Dreher accuses self-described conservative Andrew Sullivan (Rod, he's one of yours) of going "far, far, far beyond rationality" (emphasis is Dreher's), then accuses me of "hysterical bigotry" (mercifully, no emphasis).
After the jump, the details.
First, I should point out that Andrew Sullivan and Rod Dreher themselves use the terms "Islamist" and "Christianist." I won't try to define the terms. That would risk more wrath.
Rod Dreher was set off by a post by Andrew Sullivan in The Daily Beast about the expected success of an Islamist political party in the recent election in Egypt.
- Andrew Sullivan: "I might add that those Christianists who are alarmed by democratically elected Islamists committed to democratic rules are in a vulnerable position. And the emergence of democratic Islamists in the Arab world, as well as in Turkey and Indonesia, helps explain my insistence on the term Christianism. It doesn't mean Christianists are anti-democratic or violent - let alone terrorists. It simply means that Christianists, like Islamists, want their democracy to reflect Christian values and priorities, as they understand them.
"We have the equivalent of a democratic Islamist party in the US. It's called the GOP."
Personally, I found Sullivan's comment to be more or less accurate to the point of even being non-controversial. Whoa, was I wrong. For Dreher, suggesting that there exist "Islamists committed to democratic rules" or that there might be a similarity to Christianists who "want their democracy to reflect Christian values," well, that's like suggesting that Dreher himself might want to look in the mirror sometime. Do that and you're asking for trouble.
- Rod Dreher: "This is the same thing as wild-eyed conservatives looking at Obama and seeing our Bolshevik-in-Chief. Or not being able to tell the difference between a parakeet and a 747 because hey, they both have wings and fly.
"Do you want to know what an Islamist political party looks like? There are different kinds of Islamists - there's the Iranian kind, the milder Turkish kind, the Egyptian kind - but they all believe that Islamic law should be at the foundation of political governance."
That's where I stepped in. And where my dialog with Dreher has a short and unhappy ending.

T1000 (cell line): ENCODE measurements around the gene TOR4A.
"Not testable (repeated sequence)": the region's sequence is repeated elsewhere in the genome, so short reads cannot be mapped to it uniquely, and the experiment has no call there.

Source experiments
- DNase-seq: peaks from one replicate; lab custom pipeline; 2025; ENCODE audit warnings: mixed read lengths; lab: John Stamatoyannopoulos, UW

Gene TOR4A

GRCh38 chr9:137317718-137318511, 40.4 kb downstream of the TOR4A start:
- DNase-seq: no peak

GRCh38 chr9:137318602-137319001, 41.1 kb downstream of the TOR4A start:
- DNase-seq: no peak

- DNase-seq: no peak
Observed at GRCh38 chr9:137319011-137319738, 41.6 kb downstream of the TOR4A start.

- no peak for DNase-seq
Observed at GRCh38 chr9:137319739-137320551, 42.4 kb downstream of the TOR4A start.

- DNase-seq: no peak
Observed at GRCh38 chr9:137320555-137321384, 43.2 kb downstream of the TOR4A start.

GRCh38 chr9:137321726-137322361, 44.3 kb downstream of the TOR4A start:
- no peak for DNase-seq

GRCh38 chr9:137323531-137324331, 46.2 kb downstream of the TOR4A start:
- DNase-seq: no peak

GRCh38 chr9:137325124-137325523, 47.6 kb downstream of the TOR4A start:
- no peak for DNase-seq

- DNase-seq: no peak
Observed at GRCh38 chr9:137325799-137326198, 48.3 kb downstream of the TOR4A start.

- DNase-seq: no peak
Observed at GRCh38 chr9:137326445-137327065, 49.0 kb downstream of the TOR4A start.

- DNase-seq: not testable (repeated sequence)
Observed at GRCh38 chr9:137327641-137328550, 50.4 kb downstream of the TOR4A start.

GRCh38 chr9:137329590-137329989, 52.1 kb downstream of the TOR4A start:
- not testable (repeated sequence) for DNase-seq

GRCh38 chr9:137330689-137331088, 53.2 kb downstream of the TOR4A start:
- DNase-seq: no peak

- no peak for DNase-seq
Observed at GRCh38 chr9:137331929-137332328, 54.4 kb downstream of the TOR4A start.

- Mark Steger: "It's not just the GOP. How many Americans, Republican or Democrat, if asked to whom they pledge their first allegiance, would say to their God and Savior, Jesus Christ, instead of to the Constitution of the United States of America?
"It's true that the GOP honors the Constitution over the Bible as the governing document of the nation, but the GOP also believes that the Constitution is itself founded on biblical principles. If there's ever perceived to be even the slightest crack of daylight between the two, which do they strive to amend to bring it back into line (e.g., a personhood amendment)?
"On the other hand, to their credit, Christianists haven't flown any planes into towers, thank God."
- Rod Dreher: "Mark S., I believe that my allegiance is to God before it's to the Constitution. Any Christian who does not believe that is not worthy of the name. But I support the Constitution, and I don't know a single Christian who feels otherwise. The very thought that there are these so-called Christianists who ought to be credited for not committing mass murder is utterly offensive to me in its hysterical bigotry, and it's why I’m shutting down this line of discourse on this thread."
Whoa, I thought. What was it that I said that was "utterly offensive?" Where was the "hysterical bigotry" in what I wrote? That I pointed out that terrorism is a Muslim extremist problem, not a Christian extremist problem? Surely Dreher agrees with that sentiment, right? If anything, it could open me up to a charge of anti-Muslim bigotry. Surely, that's not what Dreher meant, was it? I carefully reread what I wrote. What could have set Dreher off like that? I still don't know, as Dreher was true to his word, deleting a follow-up question from me and, well, shunning me afterward.
Dreher was my favorite crunchy conservative. But I know when I'm not welcome. For future reference, it's when someone is utterly offended by something you say, when he sees it as hysterical bigotry. It really doesn't matter what it was that you said. There's no recovery from a faux pas like that. So, I'm in the market for a new favorite conservative, crunchy or otherwise. It has to be someone interesting, someone provocative. Dreher was always that. Suggestions?
To read Dreher's full post and all the comments, go here.